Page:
If cdc-25.1 is essential in the germ line as evidence suggests, then cdc-25.1 might well be expressed specifically in the germ line during postembryonic development. To test this hypothesis, the relative expression levels of cdc-25.1 during postembryonic development and in different genetic backgrounds were examined by two RT-PCR methods (Figs. 3A and 3B). First, we demonstrated that cdc-25.1 expression levels increase during postembryonic stages using quantitative real-time RT-PCR (qPCR) (Fig. 3A). The number of germ cells is also known to increase from two (Z2 and Z3) to over 1,000 in wild-type N2 hermaphrodites during this period of development. Second, we used conventional RT-PCR to demonstrate that the cdc-25.1 expression level is very low in adult hermaphrodites of two cdc-25.1 loss-of-function mutants, bn115 and nr2036, and one germ cell proliferation defective mutant, glp-1(q231) (Fig. 3B). In contrast, two cdc-25.1 gain-of-function mutants which contain normal numbers of germ cells, ij48 and rr31, had cdc-25.1 expression levels comparable to wild type levels (Fig. 3B). These results indicate that the expression level of cdc-25.1 correlates with the number of germ cells, and it is therefore likely that cdc-25.1 is expressed predominantly, if not exclusively, in the germ line during postembryonic stages. We also examined the sex dependence of cdc-25.1 expression. The cdc-25.1 expression level was comparable to wild type in fem-1(hc17) loss-of-function mutants which contain oocytes but no sperm, whereas the expression level was reduced in fem-3(q20) gain-of-function mutant worms which contain sperm but no oocytes (Figs. 3A and 3B). These results are consistent with the expression of cdc-25.1 occurring during oogenesis to provide a maternal load of the gene product functioning during embryogenesis. Abundant expression of CDC-25.1 protein in oocytes was also reported (Ashcroft et al., 1999).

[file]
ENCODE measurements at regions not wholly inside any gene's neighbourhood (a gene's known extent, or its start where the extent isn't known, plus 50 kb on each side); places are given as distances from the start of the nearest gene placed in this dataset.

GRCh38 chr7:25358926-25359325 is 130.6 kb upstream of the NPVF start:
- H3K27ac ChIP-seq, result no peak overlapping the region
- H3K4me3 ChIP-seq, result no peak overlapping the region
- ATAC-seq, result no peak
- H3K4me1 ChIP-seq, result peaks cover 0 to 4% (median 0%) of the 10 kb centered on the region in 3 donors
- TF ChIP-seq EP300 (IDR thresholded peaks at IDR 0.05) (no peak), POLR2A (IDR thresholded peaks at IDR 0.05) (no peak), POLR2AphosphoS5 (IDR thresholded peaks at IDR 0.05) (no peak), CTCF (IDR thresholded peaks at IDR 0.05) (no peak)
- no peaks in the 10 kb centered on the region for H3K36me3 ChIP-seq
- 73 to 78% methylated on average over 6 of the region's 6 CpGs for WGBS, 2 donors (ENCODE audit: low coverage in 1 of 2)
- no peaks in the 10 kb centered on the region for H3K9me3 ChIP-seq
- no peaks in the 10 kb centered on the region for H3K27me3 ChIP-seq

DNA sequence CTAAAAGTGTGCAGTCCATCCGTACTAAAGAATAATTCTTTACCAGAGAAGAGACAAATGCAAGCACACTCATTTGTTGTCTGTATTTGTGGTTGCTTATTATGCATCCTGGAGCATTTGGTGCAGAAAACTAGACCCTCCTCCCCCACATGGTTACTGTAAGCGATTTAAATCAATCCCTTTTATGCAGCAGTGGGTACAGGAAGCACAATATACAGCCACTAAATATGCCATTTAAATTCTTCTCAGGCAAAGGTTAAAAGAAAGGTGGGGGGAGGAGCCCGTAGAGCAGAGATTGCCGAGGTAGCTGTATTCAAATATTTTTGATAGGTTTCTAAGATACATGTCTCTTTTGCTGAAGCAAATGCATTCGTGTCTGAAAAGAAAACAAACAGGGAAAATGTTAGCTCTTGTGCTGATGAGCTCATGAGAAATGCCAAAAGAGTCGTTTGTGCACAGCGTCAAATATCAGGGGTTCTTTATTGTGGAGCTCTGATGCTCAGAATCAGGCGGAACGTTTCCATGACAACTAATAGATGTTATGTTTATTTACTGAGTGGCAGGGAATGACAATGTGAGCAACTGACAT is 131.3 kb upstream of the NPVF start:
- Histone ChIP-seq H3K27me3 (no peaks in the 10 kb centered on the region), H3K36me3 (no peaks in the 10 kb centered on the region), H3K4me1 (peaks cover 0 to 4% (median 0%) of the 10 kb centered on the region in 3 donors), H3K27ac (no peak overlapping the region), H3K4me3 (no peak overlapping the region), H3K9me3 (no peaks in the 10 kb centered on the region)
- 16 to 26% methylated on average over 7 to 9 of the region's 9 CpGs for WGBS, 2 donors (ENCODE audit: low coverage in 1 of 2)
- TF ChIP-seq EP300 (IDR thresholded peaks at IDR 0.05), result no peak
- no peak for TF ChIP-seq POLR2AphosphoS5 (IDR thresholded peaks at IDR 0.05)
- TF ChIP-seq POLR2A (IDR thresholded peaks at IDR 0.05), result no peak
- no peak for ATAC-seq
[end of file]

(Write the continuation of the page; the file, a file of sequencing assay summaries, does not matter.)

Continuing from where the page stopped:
Since CDC-25.1 is a C. elegans ortholog of the evolutionally conserved cell cycle regulator CDC25 phosphatase, we predicted it to have functions in postembryonic cell division of other tissues as well. Therefore, we examined the somatic gonad structures of bn115 mutant hermaphrodites to assess the development of the distal tip cells (DTCs), gonadal sheath cells, vulva and spermatheca, which develop postembryonically presumably without the influences of maternally loaded gene products. LAG-2::GFP and LIM-7::GFP were introduced into bn115 mutants to label the DTCs and gonadal sheath cells, respectively (Figs. 3D and 3F). LAG-2::GFP and LIM-7::GFP are known to be expressed specifically in the two DTCs and in four pairs out of five pairs of gonadal sheath cells, respectively, in wild-type worms (Figs. 3C and 3E). Although bn115 gonads were small because of the reduced number of germ cells, all bn115 gonads examined contained two DTCs and the normal number of gonadal sheath cells (Figs. 3D and 3F). Spermathecae were examined by DAPI nuclear staining and K76 monoclonal antibody immunostaining, which specifically recognizes spermathecae in addition to germline-specific P granules. We found that all bn115 gonads contained a spermatheca structure that was indistinguishable from that of wild type (Figs. 3G and 3H). We also examined vulvas and intestinal nuclei for abnormalities. First, we observed no morphological changes in the vulvas of either bn115 or nr2036 mutants (data not shown). Second, we found that the average number of bn115 intestinal nuclei was 20 at L1 and around 30 at the young adult stage, which were comparable to wild type numbers (Fig. 3I). In addition, the bn115 mutant worms did not exhibit any obvious “uncoordinated” movement, which would have been expected if the postembryonic cell divisions of neuronal or muscle tissues were affected. These results indicate that postembryonic cell divisions of at least some, if not all, somatic lineages are normal in bn115 mutants. Our finding that some somatic tissues are unaffected by the single depletion of cdc-25.1 suggests that cdc-25.1 is either not required or functionally redundant with other cdc25 family members in these somatic tissues.